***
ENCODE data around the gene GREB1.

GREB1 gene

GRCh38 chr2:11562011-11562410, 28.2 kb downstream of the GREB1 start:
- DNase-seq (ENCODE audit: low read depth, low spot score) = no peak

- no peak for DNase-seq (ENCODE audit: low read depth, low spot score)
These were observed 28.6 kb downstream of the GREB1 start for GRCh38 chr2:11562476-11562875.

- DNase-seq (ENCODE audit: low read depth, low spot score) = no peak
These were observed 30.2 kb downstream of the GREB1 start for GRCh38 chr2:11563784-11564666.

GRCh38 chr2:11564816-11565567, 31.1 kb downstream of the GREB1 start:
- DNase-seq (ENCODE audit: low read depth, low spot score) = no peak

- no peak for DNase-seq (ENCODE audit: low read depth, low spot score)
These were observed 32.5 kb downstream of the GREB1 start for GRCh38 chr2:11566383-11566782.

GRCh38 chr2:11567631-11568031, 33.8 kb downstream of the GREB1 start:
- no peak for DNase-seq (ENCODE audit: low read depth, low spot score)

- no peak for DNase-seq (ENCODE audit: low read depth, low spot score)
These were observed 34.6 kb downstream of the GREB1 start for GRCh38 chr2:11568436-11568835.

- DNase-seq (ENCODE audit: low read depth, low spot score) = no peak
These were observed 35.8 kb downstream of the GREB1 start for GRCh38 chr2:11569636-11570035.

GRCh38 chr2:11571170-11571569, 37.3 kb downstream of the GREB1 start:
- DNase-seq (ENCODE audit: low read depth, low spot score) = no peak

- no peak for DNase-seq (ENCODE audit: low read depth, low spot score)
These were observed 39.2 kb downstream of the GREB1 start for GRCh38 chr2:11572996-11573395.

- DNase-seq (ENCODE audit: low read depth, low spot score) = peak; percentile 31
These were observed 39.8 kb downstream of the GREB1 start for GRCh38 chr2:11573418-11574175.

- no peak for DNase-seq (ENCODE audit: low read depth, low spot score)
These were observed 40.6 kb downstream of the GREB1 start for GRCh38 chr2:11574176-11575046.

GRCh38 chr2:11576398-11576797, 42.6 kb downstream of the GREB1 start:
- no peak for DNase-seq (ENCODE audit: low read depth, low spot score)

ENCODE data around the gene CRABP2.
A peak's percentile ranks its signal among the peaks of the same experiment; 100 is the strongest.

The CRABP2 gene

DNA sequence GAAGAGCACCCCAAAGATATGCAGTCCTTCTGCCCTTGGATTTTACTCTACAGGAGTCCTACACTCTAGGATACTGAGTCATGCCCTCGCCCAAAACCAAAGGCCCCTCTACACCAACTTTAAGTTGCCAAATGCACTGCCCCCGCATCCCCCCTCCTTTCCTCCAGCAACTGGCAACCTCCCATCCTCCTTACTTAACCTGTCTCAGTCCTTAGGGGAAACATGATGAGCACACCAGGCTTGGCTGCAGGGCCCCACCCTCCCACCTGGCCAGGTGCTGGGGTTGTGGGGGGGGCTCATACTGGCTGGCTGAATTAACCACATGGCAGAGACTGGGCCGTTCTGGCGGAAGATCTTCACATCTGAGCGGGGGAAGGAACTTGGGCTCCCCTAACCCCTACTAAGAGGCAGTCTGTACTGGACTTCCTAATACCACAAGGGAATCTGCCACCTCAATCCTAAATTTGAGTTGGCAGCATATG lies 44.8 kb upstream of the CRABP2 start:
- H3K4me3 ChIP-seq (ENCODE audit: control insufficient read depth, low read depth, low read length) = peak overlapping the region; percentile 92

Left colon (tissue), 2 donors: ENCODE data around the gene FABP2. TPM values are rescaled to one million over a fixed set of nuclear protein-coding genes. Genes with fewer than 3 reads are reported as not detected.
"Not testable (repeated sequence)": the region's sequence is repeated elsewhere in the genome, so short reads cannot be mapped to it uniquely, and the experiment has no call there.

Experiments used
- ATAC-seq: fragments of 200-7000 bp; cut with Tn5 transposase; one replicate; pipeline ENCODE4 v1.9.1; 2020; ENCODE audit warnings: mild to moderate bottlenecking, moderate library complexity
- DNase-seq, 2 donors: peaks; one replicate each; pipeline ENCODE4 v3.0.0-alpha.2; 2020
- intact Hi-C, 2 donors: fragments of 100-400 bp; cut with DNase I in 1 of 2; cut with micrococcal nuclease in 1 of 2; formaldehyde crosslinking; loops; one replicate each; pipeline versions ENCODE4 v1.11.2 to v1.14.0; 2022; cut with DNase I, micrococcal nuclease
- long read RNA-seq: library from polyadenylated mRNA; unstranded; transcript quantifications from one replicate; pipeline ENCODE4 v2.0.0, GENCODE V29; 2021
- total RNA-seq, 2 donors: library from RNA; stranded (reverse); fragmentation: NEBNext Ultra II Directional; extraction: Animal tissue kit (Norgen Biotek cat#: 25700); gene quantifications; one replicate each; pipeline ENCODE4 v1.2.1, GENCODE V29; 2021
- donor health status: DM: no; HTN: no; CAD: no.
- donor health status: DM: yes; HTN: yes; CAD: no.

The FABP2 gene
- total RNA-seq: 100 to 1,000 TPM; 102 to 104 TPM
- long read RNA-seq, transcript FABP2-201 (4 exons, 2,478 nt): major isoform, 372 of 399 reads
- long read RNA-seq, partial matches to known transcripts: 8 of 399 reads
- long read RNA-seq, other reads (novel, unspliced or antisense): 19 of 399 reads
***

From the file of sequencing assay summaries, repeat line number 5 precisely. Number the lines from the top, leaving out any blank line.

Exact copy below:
- no peak for DNase-seq (ENCODE audit: low read depth, low spot score)